Long-term S. Typhi carriers are uncommon and asymptomatic but have a significantly elevated risk of developing gallbladder carcinoma.3 S. Typhi bacteria survive in the gallbladder niche by forming biofilms on cholesterol gallstones. This survival is favored by structural defenses such as the O-antigen capsule, which facilitate biofilm formation, as well selective pressure exerted by mutagenic effects of bile salts on S. Typhi itself over longer periods of time.7 Finally, S. Typhi itself has a mutagenic effect on the gallbladder epithelium by metabolizing bile salts into carcinogenic secondary bile compounds and other genotoxins.10 This connection has been characterized pathologically and epidemiologically by studies performed worldwide, in which the chronic S. Typhi carrier state constitutes a key risk factor for gallbladder carcinoma.


1 Vladoianu IR, Chang HR, and Pechere JC. (1990). Expression of host resistance to Salmonella typhi and Salmonella typhimurium: bacterial survival within macrophages of murine and human origin. Microb. Pathog. 8: 83–90.

2 Hornick RB, et al. (1970). Typhoid fever: pathogenesis and immunologic control. N. Engl. J. Med. 283, 686–691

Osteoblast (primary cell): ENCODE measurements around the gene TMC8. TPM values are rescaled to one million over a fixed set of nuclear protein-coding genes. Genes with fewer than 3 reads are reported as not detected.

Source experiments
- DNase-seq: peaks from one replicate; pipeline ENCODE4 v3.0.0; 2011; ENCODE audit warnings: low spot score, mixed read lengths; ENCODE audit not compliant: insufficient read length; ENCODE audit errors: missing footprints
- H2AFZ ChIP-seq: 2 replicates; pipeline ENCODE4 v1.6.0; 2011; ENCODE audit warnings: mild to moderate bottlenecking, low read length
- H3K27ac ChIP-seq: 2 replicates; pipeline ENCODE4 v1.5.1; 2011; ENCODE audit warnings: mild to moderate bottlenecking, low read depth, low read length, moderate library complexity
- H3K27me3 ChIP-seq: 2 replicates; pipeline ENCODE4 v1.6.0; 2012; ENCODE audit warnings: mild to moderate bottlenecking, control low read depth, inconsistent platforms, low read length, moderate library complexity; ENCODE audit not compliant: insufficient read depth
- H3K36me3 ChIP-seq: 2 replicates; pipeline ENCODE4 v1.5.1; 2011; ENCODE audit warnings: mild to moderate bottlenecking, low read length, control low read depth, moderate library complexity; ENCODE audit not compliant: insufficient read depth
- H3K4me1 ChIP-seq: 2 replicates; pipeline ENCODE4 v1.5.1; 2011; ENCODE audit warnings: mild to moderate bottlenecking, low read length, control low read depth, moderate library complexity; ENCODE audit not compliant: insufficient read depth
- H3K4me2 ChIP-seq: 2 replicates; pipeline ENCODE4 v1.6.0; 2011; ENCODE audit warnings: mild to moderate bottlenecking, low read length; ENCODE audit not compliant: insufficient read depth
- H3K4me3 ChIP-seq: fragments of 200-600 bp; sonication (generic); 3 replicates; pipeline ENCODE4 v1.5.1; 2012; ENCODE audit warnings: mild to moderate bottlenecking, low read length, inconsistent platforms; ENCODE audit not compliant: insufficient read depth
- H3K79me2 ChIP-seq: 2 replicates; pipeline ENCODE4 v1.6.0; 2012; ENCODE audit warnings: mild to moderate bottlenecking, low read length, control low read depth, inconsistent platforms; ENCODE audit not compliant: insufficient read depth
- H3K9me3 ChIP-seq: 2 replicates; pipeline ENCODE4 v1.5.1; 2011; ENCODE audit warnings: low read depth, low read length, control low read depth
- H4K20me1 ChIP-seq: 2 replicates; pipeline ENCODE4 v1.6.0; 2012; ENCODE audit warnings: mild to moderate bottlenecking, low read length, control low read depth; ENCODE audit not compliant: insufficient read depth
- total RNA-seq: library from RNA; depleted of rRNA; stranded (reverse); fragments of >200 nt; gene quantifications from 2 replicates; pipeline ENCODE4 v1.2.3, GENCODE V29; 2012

3 Dutta U, Garg PK, Kumar R, and Tandon RK. (2000). Typhoid carriers among patients with gallstones are at increased risk for carcinoma of the gallbladder. Am. J. Gastroenterol. 95:784-787.

4 Nath G, Gulati AK, and Shukla VK. (2010). Role of bacteria in carcinogenesis, with special reference to carcinoma of the gallbladder. World J. Gastroenterol. 16:5395-5404.

5 Gonzalez-Escobedo G, Marshall JM, and Gunn JS. (2011). [ Chronic and acute infection of the gall bladder by Salmonella Typhi: understanding the carrier state. Nature Rev. Microbiol. 9:9-14.

6 Crawford RW, et al. (2010). Gallstones play a significant role in Salmonella spp. gallbladder colonization and carriage. Proc. Natl. Acad. Sci. U.S.A. 107:4353-4358.

7 Crawford RW, Gibson DL, Kay WW, and Gunn JS. (2008). Identification of a bile-induced exopolysaccharide required for Salmonella biofilm formation on gallstone surfaces. Infect. Immun. 76:5341-5349.